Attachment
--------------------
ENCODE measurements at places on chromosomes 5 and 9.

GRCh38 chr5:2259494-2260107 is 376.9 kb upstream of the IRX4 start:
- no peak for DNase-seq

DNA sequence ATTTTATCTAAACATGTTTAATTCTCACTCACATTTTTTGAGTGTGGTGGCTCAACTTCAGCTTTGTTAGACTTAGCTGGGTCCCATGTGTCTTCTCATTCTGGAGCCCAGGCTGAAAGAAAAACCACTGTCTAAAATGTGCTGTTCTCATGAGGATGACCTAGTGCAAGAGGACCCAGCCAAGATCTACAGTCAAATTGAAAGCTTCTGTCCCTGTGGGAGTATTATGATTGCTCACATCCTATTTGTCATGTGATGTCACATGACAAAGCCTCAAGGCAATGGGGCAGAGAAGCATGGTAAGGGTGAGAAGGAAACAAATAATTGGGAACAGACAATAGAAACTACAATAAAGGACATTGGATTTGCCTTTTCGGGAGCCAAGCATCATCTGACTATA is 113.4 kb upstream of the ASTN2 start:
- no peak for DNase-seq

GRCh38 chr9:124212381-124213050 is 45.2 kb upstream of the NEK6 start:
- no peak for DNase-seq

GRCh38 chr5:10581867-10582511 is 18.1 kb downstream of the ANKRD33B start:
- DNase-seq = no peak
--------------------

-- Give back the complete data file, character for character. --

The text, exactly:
ENCODE measurements at places on chromosomes 5 and 9.

GRCh38 chr5:2259494-2260107 is 376.9 kb upstream of the IRX4 start:
- no peak for DNase-seq

DNA sequence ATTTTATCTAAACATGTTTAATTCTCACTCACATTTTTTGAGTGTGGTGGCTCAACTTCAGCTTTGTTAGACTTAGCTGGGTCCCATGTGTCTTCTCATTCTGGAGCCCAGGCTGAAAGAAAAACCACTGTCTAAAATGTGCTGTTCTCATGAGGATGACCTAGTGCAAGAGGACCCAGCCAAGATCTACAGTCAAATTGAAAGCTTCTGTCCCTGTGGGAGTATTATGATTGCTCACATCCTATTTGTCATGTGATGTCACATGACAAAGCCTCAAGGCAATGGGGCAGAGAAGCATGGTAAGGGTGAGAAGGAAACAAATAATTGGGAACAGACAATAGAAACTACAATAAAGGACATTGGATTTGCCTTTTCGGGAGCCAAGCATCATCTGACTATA is 113.4 kb upstream of the ASTN2 start:
- no peak for DNase-seq

GRCh38 chr9:124212381-124213050 is 45.2 kb upstream of the NEK6 start:
- no peak for DNase-seq

GRCh38 chr5:10581867-10582511 is 18.1 kb downstream of the ANKRD33B start:
- DNase-seq = no peak